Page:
5 benefits of exercise for our brain

Sports is life – this is what we all learn since childhood. It makes our bodies stronger and our lives healthier, so a decent amount of physical activity is essential for everyone. But what if we tell you that it can also boost your brain capacity?

Exercise helps our brains in many ways, including improved activity and blood flow. It also increases noradrenaline levels, boosting our memory and attention span. Engaging in various sports, such as running, biking, and skiing can improve our mental health, while a simple warmup in the morning can even prevent dementia if turned into a routine. Let’s take a closer look at these benefits and welcome physical activity into our lives as soon as possible!

1 – Exercise improves blood flow to the brain.

Exercise improves executive functions and the structure of white matter in the brain. This helps brain cells communicate with each other, which helps maintain cognitive function. In addition, better blood flow may help prevent the buildup of plaques associated with dementia.

Scientists have discovered that aerobic exercise boosts blood flow to the brain. It allows it to receive more nutrients and oxygen. Interestingly, regular exercise also promotes the production of the VEGF and IGF-1 hormones. These hormones play a crucial role in angiogenesis or developing new blood vessels. The greater the density of these blood vessels, the more effective blood flow to the brain and the better worker, learner, or essay writer you become.

2 – It increases various hormone production.

Exercise increases noradrenaline levels in human organisms. This chemical is released during vigorous activities, such as running or cycling. 

Research has shown that physical activity can help people with depression and anxiety. It improves mood, lowers stress levels, and improves cognitive function. Some of these benefits may be attributed to the increased production of serotonin and dopamine in the brain.

3 – Your memory will improve, too.

Various studies have shown that exercise improves memory performance. Among the different memory paradigms studied, acute exercise improved free recall, visual short-term, and sequenced memory. Moreover, exercise is known to boost the production of specific proteins, such as N-Methyl-D-aspartate, which strengthens neural networks.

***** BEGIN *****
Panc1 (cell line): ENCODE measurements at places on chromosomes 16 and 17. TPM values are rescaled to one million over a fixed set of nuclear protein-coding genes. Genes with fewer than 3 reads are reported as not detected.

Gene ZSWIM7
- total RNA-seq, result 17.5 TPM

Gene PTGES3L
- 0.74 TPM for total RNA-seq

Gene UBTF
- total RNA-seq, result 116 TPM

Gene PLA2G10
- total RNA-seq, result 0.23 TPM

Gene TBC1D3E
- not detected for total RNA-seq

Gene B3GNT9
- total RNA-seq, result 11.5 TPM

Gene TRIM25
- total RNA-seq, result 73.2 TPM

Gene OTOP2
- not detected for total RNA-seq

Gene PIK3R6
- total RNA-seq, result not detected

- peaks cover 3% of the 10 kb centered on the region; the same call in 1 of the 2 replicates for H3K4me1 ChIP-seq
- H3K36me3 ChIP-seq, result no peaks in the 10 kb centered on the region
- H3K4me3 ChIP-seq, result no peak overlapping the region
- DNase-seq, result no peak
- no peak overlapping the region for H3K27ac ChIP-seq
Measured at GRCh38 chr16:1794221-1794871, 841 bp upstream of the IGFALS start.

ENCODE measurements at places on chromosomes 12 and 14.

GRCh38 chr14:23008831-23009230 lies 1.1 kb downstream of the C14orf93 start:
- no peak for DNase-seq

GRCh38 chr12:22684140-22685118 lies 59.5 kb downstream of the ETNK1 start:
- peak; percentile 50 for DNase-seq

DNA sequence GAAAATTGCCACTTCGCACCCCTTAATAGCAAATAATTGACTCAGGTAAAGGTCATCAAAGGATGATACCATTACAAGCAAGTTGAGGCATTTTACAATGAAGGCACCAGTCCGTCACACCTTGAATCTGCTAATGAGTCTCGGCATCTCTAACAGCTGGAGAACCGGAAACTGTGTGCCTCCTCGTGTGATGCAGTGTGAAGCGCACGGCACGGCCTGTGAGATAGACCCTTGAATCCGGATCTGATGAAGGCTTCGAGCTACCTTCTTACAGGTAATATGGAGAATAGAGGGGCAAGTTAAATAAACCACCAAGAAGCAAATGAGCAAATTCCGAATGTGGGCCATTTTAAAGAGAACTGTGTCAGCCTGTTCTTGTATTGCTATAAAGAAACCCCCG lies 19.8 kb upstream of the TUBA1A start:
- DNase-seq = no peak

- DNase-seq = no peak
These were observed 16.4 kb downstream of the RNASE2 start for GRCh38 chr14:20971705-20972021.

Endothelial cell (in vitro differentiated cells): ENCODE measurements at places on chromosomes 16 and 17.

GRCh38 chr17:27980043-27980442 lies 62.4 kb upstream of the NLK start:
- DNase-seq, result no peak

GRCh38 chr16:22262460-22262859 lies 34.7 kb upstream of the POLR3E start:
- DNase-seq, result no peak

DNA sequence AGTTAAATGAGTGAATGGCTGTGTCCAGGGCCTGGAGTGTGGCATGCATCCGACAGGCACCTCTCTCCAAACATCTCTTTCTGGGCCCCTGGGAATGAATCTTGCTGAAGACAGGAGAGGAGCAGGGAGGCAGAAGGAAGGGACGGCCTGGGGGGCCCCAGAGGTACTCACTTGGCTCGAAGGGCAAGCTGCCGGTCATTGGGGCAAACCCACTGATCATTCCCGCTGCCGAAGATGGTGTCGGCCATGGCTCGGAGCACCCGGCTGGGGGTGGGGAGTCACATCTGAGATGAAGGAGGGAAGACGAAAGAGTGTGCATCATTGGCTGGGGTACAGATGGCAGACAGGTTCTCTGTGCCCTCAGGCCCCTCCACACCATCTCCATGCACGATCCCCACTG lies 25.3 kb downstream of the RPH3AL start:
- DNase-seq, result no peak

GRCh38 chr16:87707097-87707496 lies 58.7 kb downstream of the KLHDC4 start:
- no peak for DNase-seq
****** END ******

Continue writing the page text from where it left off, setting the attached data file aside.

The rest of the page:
Regular physical activity helps the brain develop long-term memory. It also promotes the development of brain-derived neurotrophic factor (BDNF) and synaptogenesis, two processes that mediate memorization and learning, making it especially important for young students.

4 – Exercise improves attention span.

The benefits of physical activity are well-documented, and researchers have found that exercising can improve attention spans and focus. It improves our brain’s ability to process information and boosts our mood. Furthermore, higher physical activity has been linked to greater amounts of grey matter in the brain, which is responsible for sensory processing and muscle control. Teens who participate in physical activity improve their attention spans and concentration skills; a similar effect is noted among adults.

Physical activity increases the release of neurotransmitters, which are important for regulating attention. A study performed by Medina et al. found that 20 minutes of moderate exercise improved the attention spans of children with ADHD. These children, including those with attention deficit hyperactivity disorder, showed increased attention spans when physically active. They also improved their scores on an academic achievement test.

5 – Being physically active reduces the risk of dementia.

A growing body of research suggests that exercise can help reduce the risk of dementia, cognitive impairment, and Alzheimer’s disease. Researchers examined 17 studies that involved participants in middle age and older and found that those who exercised regularly reduced their risk of cognitive problems later in life. They also found that exercise was associated with better cognitive scores compared to sedentary controls, but only if performed constantly and according to a person’s needs. 

As we can see, being active while young can be a good investment in our elderly years, as a healthier body makes life more enjoyable. So what are you waiting for? Why not begin your active life today and take up sports to your taste? With all the benefits mentioned above, you will only thank yourself for choosing this path. Good luck with it! 

Huynh Nguyen

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